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Tusculum Commencement ceremony to feature Dr. Ron May

Posted on 08 November 2016 by

Dr. Ron May, vice president of academic affairs at Tusculum College and a 1968 graduate, will be the speaker at Tusculum College’s winter commencement exercises on Saturday, Dec. 10.

Dr. May will deliver the address to students at both ceremonies in the Pioneer Arena in Niswonger Commons on the Greeneville campus. The morning ceremony will begin at 10 a.m. The afternoon ceremony will begin at 2 p.m.

Dr. Ron May

“Dr. Ron May joined Tusculum College in 2014 and has helped guide us through a significant period of change in the academic arena,” said Dr. Nancy B. Moody, president of Tusculum College. His leadership has been invaluable as we steer the college through difficult times in higher education. He will most certainly leave Tusculum in a better place.”

Dr. May has had a distinguished career in higher education, retiring in June 2014 as president of Ancilla College in Donaldson, Indiana. In his career he has taught public school, as well as served as a college professor, department head, dean, vice president and twice as a college president, at Ancilla and at Louisburg College in Louisburg, North Carolina. Dr. May also holds faculty rank as professor of education.

In his career, Dr. May has been recognized by numerous organizations, including by the Leadership Marshall County program with their Leader of the Year Award in 2011. He served Tusculum College as dean of faculty from 1985 to 1988. He also served for a time as the president of the Tusculum College Alumni Association.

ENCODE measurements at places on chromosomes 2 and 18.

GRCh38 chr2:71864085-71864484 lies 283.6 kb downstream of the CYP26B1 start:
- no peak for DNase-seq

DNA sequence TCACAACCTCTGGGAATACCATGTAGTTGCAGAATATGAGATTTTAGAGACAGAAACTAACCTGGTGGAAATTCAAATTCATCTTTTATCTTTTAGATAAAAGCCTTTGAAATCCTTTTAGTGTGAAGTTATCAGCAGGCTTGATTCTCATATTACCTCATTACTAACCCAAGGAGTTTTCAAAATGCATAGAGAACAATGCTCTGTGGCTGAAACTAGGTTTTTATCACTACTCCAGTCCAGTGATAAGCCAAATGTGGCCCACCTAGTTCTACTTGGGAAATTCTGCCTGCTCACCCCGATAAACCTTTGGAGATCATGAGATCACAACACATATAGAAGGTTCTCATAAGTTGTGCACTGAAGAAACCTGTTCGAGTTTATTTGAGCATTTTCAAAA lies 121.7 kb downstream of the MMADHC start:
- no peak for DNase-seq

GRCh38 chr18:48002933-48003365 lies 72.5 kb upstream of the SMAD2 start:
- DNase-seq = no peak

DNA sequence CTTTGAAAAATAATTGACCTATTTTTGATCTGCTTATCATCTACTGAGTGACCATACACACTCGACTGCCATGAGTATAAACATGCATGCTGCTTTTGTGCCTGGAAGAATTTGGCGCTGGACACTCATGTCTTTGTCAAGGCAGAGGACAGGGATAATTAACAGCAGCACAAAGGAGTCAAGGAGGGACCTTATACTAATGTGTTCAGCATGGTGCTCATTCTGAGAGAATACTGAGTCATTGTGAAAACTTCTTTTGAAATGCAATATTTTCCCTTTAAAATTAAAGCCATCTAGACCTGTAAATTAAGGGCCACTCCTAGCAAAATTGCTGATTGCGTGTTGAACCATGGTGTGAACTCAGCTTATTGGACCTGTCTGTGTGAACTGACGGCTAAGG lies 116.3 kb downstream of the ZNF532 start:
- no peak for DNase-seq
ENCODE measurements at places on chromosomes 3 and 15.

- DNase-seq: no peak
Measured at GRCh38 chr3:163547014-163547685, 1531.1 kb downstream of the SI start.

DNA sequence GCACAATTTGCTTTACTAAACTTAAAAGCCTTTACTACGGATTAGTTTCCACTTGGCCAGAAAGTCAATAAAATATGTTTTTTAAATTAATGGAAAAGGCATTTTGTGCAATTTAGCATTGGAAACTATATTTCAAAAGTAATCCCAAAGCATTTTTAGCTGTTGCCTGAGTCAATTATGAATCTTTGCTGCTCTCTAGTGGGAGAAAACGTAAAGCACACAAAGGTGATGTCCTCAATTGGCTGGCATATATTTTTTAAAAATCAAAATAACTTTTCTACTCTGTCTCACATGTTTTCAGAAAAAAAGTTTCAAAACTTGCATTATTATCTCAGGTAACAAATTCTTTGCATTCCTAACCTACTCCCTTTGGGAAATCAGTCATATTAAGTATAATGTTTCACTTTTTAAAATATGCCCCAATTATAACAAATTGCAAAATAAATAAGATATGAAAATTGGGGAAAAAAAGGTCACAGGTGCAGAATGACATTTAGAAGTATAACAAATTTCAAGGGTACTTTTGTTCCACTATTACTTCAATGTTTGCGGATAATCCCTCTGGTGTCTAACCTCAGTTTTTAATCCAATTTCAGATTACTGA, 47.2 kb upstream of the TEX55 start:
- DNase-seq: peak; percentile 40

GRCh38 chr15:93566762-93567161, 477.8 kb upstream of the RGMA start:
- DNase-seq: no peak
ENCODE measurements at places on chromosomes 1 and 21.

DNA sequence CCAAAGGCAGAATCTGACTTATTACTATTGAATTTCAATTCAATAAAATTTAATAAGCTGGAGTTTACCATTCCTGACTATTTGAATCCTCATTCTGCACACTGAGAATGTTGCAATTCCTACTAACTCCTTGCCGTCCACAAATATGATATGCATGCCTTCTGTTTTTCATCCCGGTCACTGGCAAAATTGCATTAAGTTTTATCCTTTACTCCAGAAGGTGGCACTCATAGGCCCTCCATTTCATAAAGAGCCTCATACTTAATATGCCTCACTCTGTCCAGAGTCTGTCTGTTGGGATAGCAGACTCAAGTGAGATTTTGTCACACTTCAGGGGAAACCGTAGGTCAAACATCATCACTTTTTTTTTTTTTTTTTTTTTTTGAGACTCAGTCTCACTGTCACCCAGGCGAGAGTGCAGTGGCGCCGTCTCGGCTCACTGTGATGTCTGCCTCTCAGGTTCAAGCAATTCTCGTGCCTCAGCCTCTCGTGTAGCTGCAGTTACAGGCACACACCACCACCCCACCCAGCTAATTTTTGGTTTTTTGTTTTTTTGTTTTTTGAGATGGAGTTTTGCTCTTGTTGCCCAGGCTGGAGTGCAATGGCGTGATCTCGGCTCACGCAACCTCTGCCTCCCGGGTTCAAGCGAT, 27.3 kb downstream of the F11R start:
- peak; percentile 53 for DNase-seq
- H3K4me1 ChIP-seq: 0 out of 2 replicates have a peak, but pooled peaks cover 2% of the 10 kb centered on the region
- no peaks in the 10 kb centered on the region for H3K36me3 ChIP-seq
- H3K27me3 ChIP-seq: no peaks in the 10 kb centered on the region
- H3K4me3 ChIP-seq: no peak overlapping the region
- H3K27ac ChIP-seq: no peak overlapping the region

Dr. May earned a Doctorate of Education from Indiana University, a Master of Arts in Teaching from East Tennessee State University and an Associate of Science from Vincennes University. He returned to serve as interim vice president of academic affairs in June 2014.


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Tusculum College participating in White House Healthy Campus Challenge

Posted on 04 November 2016 by

Making sure students have access to affordable health insurance is the primary focus of Tusculum College’s participation in the White House Healthy Campus Challenge.

The Healthy Campus Challenge aims to engage college and university campuses, and in particular community college campuses, across the country in enrollment efforts of the Affordable Health Care Act.

Groups on participating campuses will implement focused activities to reach the uninsured both on campus and in the surrounding community, during the open enrollment period.